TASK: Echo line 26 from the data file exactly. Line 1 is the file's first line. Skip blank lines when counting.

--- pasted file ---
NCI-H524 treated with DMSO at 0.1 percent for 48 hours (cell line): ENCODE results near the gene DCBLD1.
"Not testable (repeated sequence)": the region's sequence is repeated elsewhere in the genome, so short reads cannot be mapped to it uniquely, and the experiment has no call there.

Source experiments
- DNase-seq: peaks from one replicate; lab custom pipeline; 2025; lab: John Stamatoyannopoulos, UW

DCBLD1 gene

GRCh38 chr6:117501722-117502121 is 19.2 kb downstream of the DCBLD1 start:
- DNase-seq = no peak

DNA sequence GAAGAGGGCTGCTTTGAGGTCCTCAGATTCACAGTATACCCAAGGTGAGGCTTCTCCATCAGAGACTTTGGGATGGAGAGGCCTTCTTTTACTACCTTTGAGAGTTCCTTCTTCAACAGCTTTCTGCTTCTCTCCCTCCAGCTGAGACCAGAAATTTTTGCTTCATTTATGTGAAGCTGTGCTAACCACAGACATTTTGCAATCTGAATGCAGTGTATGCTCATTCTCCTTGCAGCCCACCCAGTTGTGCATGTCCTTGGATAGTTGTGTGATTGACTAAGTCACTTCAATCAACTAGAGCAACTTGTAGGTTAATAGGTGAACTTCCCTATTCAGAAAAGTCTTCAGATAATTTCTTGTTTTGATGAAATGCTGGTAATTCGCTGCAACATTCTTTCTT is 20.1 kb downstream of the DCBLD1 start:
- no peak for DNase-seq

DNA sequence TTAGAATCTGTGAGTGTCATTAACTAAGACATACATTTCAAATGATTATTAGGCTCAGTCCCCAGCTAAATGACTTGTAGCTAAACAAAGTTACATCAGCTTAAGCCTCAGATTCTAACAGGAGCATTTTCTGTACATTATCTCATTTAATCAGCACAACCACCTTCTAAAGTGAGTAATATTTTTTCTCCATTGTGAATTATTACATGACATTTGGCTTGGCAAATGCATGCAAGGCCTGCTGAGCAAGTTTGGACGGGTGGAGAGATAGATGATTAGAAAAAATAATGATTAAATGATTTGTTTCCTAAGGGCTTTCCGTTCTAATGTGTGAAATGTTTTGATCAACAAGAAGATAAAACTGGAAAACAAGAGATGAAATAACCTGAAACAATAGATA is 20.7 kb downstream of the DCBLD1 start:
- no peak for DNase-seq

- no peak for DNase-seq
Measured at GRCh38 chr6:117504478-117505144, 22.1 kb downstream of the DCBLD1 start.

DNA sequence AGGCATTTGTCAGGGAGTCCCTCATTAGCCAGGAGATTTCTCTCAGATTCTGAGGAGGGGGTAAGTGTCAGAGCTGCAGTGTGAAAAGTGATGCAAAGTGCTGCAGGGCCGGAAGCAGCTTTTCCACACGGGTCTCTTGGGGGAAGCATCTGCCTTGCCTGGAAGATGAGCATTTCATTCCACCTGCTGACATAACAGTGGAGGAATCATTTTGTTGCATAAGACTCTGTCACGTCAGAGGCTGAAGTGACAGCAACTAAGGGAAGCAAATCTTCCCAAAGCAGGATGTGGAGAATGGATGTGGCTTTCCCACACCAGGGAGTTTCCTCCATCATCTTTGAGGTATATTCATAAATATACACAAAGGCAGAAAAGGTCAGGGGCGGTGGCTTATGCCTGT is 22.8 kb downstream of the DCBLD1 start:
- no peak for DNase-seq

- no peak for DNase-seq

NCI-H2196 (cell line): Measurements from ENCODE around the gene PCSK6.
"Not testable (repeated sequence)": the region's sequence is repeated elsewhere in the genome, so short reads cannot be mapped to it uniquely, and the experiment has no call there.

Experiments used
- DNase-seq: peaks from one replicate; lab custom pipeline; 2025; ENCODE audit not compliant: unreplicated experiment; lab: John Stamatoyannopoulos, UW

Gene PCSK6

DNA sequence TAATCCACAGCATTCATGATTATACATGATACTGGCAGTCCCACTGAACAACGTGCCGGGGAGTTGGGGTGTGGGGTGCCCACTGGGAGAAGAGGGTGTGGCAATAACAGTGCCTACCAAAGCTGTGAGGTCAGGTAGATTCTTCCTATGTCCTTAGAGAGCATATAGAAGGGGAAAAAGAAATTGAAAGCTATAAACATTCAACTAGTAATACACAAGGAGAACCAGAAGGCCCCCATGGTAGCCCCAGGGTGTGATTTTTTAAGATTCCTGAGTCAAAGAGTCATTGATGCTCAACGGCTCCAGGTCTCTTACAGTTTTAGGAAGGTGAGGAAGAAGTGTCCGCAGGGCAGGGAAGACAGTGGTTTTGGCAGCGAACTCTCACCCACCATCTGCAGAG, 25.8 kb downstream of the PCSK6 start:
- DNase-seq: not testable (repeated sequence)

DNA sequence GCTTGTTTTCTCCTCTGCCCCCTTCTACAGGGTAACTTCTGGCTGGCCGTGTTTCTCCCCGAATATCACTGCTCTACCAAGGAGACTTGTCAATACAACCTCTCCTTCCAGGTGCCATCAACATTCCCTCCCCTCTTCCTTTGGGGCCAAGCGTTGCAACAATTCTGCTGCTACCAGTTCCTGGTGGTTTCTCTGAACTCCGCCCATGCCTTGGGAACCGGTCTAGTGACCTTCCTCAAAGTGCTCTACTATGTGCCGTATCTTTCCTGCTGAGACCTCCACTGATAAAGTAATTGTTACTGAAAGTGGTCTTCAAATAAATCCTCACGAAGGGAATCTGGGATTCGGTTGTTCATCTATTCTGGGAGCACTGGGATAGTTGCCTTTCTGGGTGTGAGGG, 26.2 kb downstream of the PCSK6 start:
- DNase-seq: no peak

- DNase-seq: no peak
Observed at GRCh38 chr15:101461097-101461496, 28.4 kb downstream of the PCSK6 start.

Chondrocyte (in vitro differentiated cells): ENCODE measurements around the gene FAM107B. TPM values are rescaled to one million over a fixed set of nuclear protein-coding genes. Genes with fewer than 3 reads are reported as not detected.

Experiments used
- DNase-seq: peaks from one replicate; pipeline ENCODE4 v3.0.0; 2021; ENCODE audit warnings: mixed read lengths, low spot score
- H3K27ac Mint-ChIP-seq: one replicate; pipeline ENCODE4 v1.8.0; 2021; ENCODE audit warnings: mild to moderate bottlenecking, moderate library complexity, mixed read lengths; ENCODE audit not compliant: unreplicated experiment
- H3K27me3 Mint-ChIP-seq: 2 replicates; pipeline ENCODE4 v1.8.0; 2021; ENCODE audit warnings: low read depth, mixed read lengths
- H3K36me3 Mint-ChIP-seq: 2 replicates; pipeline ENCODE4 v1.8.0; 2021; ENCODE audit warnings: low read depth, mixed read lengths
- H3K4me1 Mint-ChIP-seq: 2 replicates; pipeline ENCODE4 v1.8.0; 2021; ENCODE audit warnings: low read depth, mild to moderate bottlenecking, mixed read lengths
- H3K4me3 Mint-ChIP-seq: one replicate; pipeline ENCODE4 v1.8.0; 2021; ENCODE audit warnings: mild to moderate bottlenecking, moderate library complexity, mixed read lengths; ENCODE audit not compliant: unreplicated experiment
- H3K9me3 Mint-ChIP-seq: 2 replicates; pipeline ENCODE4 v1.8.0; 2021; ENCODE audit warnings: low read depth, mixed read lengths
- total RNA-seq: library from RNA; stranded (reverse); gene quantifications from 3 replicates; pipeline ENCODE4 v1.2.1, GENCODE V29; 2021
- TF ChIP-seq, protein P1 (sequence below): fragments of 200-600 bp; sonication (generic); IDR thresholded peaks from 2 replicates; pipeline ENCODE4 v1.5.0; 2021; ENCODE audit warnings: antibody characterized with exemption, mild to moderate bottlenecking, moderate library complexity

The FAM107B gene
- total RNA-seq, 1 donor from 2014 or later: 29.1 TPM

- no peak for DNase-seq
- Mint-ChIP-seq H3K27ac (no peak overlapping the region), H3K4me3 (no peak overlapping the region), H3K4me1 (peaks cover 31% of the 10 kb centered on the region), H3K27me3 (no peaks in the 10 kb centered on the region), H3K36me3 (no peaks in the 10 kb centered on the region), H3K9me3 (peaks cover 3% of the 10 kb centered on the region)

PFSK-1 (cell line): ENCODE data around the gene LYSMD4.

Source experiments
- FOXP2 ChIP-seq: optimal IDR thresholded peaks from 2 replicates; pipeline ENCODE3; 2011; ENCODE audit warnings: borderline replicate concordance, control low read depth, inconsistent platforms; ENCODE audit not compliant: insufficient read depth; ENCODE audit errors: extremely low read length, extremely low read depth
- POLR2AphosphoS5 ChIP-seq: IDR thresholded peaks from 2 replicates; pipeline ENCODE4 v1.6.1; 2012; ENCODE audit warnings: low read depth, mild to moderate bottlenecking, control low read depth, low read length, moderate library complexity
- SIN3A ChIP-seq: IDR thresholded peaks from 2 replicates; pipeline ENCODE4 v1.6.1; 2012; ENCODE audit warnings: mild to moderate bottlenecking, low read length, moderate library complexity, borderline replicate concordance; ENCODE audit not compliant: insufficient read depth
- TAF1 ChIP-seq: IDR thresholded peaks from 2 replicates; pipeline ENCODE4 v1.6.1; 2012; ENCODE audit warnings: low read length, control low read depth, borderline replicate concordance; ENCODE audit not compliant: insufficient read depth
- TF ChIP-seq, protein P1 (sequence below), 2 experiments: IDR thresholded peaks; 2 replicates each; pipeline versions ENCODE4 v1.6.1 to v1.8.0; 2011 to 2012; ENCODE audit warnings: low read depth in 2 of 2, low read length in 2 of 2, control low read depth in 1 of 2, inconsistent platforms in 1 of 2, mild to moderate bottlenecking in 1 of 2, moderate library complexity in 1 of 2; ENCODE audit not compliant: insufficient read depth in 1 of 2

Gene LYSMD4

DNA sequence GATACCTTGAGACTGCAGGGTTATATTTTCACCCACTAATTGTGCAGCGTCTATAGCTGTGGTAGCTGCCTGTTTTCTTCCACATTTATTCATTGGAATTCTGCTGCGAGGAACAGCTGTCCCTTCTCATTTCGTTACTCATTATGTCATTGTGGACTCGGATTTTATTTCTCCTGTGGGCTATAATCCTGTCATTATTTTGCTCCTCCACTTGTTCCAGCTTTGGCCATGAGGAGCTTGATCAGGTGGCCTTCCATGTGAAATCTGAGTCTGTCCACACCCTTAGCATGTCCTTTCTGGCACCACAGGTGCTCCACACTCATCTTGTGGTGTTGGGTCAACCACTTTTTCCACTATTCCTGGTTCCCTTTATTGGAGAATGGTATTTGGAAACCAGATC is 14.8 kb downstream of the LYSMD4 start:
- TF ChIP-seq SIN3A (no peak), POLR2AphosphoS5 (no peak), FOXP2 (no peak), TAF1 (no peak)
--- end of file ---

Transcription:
- DNase-seq: no peak